Find information about the best way to test for CCSVI, and learn more about what North American MS researchers are working on.

What's the best way to test for CCSVI?

The Italian group uses Doppler ultrasound to scan patients for signs of reflux in the two jugular veins. The technique developed by Dr. Zamboni and his colleagues, is a modified test that appears to require some training -- after which there still appears to be a learning curve. That is because ultrasound technicians are not accustomed to looking for reflux, which is backwards blood flow in neck veins.

Patients also need to be tested lying flat and in a degree sitting position. There is a specific protocol for this test, where patients must meet certain criteria for blood flow. Studies suggest that healthy people may have small amounts of backflow but those with CCSVI have sustained problems in several sites. Technicians from UBC, Saskatchewan and a clinic in Barrie have been trained at a class in Ferrara, Italy. More classes are planned, and there are already some 100 people on the waiting list.

The most accurate test for CCSVI is the venogram. This is a procedure done in an angiography suite, in which a catheter is inserted into a vein in the groin. The wire is threaded up into the azygos vein in the central chest and the two internal jugular veins. Dye is injected and doctors watch the blood flow. MRVs, which are MRIs of the neck, have been suggested as a diagnostic tool for CCSVI, but reports and some studies are showing they may not give an accurate picture, as some of the anomalies cannot be seen when the patient is lying down. Researchers, however, say that MRIs and MRVs are still needed for studies that will track patients before and after treatment to see what happens, if the treatment makes a differences, and changes to the brain venous system.

For more information, please see this website.

How many centres in North America are planning studies on CCSVI?

We are aware of four in the U.S: Georgetown University, Boston Medical Center, The Institute for Vascular Health and Disease in Albany, N.Y., and the Buffalo Neuroimaging Analysis Center. Some are testing the association between CCSVI and MS. Others are also proceeding to treatment studies.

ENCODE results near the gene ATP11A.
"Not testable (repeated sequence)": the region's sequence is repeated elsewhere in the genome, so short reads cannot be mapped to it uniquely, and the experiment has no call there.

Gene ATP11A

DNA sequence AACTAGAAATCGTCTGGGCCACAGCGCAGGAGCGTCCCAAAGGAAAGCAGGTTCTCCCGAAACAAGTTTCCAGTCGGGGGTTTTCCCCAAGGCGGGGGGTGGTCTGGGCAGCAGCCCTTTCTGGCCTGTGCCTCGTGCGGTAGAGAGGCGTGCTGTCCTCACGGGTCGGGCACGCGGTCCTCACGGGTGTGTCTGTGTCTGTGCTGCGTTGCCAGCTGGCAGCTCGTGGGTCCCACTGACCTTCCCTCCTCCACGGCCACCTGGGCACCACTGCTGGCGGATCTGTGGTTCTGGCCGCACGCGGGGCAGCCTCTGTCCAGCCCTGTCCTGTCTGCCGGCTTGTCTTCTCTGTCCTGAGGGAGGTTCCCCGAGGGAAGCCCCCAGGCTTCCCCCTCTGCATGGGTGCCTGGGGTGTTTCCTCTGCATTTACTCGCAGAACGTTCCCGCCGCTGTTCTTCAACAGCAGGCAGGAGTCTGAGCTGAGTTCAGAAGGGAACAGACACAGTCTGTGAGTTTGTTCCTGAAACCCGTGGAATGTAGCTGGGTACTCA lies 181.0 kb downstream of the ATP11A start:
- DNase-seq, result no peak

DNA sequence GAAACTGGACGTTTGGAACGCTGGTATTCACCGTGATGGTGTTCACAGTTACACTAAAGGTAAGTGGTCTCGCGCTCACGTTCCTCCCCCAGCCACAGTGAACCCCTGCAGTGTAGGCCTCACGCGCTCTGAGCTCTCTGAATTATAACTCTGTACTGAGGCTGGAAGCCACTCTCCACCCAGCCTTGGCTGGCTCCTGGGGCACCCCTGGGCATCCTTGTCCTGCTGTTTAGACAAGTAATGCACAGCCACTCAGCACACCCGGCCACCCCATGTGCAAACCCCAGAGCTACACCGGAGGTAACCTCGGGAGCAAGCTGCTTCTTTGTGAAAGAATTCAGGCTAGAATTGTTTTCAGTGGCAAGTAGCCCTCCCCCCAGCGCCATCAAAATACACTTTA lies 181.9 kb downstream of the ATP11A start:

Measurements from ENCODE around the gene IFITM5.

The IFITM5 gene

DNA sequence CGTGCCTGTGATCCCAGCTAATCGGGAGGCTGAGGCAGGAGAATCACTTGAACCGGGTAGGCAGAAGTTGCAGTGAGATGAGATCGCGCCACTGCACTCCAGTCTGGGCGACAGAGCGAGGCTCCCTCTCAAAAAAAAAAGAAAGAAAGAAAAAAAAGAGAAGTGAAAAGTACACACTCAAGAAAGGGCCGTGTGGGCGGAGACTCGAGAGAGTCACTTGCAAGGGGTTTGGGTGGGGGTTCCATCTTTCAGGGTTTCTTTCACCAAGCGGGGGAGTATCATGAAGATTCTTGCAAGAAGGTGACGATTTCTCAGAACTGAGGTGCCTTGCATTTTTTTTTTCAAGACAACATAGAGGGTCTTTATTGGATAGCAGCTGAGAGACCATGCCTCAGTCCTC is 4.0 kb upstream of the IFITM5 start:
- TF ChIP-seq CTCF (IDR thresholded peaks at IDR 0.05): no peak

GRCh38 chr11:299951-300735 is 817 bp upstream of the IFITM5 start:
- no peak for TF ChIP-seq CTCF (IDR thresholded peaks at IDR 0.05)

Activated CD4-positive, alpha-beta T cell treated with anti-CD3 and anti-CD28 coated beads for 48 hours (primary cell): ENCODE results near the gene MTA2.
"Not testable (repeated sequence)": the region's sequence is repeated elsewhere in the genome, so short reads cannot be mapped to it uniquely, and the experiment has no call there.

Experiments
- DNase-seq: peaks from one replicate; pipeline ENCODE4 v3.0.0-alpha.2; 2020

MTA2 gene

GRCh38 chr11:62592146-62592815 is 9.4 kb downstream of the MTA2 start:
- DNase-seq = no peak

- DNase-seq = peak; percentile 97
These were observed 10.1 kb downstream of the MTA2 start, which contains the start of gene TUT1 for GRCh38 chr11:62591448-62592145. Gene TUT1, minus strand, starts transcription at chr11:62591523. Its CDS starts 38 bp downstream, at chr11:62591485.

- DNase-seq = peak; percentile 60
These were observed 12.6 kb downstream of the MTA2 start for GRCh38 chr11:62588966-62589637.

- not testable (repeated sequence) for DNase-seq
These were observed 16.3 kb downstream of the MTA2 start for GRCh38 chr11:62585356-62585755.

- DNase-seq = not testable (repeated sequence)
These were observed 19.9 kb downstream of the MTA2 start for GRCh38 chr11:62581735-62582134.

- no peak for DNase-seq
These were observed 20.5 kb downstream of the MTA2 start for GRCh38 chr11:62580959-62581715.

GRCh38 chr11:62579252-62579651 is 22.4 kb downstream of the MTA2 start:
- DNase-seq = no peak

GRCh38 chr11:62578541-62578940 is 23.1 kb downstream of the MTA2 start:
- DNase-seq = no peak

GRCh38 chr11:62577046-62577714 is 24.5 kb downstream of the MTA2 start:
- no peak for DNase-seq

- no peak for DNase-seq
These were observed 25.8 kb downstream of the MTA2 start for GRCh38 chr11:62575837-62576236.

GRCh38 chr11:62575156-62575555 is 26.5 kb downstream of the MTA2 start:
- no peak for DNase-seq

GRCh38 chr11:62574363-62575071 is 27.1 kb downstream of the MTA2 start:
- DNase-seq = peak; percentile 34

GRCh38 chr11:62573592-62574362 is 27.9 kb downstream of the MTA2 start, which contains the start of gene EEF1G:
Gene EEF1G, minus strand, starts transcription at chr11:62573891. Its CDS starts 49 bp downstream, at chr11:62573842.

Canadian studies so far will only study the diagnosis of CCSVI and the link to MS. No treatment studies are planned at the moment. The MS Society says it will not fund any treatment studies until the theory has been proven and the link to MS confirmed.

In Canada, three centres have publicly announced plans for studies: the University of British Columbia, the University of Saskatchewan (study is in conjunction with UBC), and St. Joseph's Hospital / McMaster University in Hamilton.

There are other groups that have applied for funding from the MS Society of Canada but the recipients of those grants won't be announced until June.

What about the 6th patient treated in the group?

That patient declined interviews for personal reasons, but is also reportedly having improvements in his MS-related symptoms post-treatment.

What is the diagnosis of the patients in the group interviewed?

Lianne and Matt had relapsing remitting. Lianne was on Copaxone, Matt was not taking any disease modifying drugs at the time of his diagnosis or treatment. He is still not on any medications. Recent tests of his neck showed the veins have remained open. Steve is secondary progressive and was not, and is not now taking medications specific to MS. Sandra Black is secondary progressive as is Michael Gandhi. There are no treatments for this phase of the illness. Michael was undergoing chemotherapy to control his symptoms and his family believes they may have damaged his voice, and caused him to lose his hair. Neither is on medications for MS.

What does the MS Society say?

See MS Society of Canada's Q&A page.

What is the position of doctors who specialize in treating multiple sclerosis?

A review article in the Annals of Neurology discusses the recent investigations that led to the groundswell behind CCSVI, challenges the role of CCSVI in MS and discourages patients with MS from any invasive procedures until there is more conclusive evidence to justify their benefit for treating MS. Eleven world experts in MS, radiology and medicine have now reviewed what is currently known about CCSVI, the validity of the experiments undertaken to link CCSVI and the development of MS, and the steps required to prove CCSVI and its treatment benefits.

After careful scrutiny of Zamboni's studies, they concluded several technical and study design issues were found to compromise the validity of the results including: the small number of patients involved in the studies, the lack of suitable controls, the use of inconsistent MRI protocols, and unblinded evaluations by the doctors of study subjects. All patients also remained on disease-modifying therapies making any interpretation of ‘efficacy' questionable. Consequently, these experts advise a cautious interpretation of Zamboni's results.

What about metal stents used by some clinics to prop open veins?

The jugular veins re-narrow in 47 per cent of patients according to Dr. Zamboni's pilot study. Only 4 per cent of azygos veins re-block. Dr. Zamboni says that stents have not yet been validated as a safe way of keeping veins open. He discourages their use until more studies are done.